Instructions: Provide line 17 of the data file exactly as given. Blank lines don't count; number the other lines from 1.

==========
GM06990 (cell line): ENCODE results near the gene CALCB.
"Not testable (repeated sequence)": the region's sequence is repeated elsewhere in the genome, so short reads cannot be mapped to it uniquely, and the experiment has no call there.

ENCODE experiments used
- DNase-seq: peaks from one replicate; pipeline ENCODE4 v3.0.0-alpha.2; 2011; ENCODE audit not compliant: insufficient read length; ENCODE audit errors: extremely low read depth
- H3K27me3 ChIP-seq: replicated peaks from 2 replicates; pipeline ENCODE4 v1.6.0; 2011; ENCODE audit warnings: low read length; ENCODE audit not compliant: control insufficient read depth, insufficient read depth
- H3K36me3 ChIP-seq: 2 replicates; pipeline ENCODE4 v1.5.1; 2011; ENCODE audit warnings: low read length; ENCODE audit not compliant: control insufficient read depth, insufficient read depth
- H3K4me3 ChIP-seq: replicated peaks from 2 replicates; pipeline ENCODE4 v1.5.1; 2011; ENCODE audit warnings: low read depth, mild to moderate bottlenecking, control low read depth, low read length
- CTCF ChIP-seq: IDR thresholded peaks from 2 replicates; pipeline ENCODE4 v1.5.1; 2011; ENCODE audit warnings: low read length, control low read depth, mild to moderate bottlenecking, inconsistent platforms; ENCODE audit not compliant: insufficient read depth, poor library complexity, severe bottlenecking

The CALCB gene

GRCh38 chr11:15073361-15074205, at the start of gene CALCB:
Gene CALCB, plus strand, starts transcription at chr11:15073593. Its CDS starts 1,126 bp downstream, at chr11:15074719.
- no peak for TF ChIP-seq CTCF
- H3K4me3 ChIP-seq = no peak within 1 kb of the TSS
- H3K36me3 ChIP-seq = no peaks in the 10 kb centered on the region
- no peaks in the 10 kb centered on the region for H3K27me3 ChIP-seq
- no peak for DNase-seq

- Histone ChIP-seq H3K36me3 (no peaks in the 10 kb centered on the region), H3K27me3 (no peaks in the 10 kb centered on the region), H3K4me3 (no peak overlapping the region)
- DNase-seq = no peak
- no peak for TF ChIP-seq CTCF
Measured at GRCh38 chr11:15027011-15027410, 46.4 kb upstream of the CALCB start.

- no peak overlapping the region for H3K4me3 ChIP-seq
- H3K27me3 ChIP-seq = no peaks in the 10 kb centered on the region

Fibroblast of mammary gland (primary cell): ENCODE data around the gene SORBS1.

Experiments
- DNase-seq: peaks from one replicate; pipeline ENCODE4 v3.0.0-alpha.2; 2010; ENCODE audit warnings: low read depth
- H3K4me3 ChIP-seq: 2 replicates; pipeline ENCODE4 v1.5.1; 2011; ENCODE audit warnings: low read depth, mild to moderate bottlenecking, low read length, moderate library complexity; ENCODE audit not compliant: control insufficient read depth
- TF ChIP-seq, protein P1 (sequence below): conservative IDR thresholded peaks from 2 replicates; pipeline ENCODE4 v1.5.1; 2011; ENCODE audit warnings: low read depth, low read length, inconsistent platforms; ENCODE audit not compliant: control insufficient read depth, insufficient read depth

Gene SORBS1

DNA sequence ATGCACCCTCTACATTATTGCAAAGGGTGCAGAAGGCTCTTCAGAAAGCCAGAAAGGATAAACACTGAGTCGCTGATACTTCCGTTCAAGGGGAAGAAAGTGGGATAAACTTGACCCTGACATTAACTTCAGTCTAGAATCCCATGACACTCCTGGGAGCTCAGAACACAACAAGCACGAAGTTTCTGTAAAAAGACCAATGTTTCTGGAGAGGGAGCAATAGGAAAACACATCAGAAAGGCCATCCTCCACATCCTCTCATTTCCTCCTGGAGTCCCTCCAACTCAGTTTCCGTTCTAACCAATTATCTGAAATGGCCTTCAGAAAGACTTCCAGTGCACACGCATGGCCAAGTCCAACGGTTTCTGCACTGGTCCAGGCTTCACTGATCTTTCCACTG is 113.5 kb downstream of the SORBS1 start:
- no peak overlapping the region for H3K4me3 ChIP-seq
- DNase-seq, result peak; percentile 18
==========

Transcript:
- Histone ChIP-seq H3K36me3 (no peaks in the 10 kb centered on the region), H3K27me3 (no peaks in the 10 kb centered on the region), H3K4me3 (no peak overlapping the region)